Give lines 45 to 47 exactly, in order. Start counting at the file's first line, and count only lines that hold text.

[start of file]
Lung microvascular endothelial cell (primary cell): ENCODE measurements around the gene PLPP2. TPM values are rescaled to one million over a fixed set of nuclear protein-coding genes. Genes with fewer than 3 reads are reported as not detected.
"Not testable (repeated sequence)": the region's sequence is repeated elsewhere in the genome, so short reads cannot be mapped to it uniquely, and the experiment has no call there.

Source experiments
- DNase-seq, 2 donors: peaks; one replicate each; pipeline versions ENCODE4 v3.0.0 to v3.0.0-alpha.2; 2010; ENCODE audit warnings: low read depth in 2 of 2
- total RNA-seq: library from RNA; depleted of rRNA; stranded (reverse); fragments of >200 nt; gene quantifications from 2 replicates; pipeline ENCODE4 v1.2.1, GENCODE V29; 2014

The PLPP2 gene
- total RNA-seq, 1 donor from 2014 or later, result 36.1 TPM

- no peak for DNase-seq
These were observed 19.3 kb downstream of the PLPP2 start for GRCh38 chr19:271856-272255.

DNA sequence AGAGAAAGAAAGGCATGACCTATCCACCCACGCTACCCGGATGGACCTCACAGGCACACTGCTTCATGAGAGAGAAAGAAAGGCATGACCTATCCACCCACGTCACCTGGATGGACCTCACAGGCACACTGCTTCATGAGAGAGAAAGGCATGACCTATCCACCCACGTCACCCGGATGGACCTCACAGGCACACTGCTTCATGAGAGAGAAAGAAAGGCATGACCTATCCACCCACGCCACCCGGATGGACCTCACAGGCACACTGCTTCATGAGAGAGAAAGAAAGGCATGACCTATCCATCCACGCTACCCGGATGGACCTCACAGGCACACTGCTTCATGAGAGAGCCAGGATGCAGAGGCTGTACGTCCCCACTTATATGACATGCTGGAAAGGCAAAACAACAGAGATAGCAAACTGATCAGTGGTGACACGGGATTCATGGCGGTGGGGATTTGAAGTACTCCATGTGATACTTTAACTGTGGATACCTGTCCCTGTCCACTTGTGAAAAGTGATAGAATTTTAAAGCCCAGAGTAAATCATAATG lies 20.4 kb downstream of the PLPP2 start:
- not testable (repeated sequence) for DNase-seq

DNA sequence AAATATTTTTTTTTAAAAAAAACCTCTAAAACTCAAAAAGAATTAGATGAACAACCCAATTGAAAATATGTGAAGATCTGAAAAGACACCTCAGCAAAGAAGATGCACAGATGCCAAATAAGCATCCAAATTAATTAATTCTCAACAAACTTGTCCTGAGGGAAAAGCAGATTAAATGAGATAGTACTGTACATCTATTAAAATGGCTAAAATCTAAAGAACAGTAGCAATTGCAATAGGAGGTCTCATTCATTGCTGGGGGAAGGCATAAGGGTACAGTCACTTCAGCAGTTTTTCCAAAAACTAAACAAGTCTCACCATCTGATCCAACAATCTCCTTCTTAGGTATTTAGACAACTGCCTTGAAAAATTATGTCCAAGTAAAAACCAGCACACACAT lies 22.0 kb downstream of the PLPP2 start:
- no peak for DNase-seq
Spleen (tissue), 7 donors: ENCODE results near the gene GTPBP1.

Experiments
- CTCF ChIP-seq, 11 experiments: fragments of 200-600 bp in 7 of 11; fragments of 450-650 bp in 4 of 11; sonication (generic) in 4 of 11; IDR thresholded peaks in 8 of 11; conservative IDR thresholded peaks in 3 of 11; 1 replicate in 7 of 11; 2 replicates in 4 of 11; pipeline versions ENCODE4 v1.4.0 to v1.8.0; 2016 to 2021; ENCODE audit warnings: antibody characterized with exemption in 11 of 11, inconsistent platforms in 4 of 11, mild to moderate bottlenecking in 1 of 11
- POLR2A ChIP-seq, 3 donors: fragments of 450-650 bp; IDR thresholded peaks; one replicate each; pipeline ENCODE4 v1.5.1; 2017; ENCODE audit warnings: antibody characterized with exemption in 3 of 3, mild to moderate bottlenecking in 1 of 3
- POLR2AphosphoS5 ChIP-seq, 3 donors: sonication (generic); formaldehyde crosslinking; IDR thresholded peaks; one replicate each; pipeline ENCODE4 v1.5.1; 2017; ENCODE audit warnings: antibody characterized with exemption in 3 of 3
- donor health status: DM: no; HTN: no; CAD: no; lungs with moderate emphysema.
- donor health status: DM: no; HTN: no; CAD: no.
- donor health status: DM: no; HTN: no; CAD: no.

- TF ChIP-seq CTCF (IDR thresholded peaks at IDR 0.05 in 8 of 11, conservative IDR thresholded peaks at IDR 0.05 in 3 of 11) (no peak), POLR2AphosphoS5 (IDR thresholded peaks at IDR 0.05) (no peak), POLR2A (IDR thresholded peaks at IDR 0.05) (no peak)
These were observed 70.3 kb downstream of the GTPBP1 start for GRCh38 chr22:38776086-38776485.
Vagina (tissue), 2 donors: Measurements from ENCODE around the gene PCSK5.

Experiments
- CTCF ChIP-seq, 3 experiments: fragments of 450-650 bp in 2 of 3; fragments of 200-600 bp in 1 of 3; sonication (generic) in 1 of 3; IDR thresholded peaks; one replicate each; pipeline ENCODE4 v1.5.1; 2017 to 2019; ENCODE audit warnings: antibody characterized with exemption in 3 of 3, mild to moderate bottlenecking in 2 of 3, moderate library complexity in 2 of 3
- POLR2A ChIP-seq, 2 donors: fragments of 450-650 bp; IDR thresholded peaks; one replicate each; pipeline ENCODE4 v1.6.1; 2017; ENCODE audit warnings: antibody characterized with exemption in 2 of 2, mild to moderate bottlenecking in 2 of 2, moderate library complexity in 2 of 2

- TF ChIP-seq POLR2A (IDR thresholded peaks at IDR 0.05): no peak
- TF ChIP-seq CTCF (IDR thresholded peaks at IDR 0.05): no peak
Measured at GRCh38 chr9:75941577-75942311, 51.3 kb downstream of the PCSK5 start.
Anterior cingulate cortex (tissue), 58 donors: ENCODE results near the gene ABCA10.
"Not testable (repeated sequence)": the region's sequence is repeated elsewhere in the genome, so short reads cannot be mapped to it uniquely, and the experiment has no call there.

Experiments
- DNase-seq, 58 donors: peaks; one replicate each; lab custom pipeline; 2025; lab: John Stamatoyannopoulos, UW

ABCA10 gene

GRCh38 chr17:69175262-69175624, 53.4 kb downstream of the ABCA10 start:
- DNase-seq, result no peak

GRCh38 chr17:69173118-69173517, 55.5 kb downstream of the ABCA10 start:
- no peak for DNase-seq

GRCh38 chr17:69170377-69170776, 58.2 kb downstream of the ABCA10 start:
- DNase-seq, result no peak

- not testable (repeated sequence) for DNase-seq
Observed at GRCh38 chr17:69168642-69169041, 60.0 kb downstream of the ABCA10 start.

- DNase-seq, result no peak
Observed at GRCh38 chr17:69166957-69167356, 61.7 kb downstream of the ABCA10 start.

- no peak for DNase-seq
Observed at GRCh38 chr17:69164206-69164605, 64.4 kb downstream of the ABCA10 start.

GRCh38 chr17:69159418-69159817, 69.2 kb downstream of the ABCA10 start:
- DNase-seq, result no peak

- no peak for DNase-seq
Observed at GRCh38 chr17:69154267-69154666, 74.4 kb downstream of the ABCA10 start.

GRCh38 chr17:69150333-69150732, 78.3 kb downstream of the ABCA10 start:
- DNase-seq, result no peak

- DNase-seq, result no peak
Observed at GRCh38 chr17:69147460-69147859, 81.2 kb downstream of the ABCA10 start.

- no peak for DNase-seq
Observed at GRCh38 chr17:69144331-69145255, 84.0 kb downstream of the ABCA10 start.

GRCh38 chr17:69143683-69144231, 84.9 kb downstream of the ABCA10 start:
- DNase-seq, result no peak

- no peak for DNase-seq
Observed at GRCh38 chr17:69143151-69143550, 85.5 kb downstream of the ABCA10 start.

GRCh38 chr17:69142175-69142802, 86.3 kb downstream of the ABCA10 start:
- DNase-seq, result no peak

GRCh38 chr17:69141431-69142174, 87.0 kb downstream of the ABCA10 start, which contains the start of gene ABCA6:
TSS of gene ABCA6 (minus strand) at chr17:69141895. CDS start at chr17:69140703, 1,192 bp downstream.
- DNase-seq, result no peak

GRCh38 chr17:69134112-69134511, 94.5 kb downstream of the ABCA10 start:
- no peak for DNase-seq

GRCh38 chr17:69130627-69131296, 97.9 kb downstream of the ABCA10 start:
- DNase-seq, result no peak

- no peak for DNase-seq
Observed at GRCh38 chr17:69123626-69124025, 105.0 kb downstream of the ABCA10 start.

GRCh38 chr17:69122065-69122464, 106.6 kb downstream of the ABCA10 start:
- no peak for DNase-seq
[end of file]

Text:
Observed at GRCh38 chr17:69166957-69167356, 61.7 kb downstream of the ABCA10 start.

- no peak for DNase-seq
Observed at GRCh38 chr17:69164206-69164605, 64.4 kb downstream of the ABCA10 start.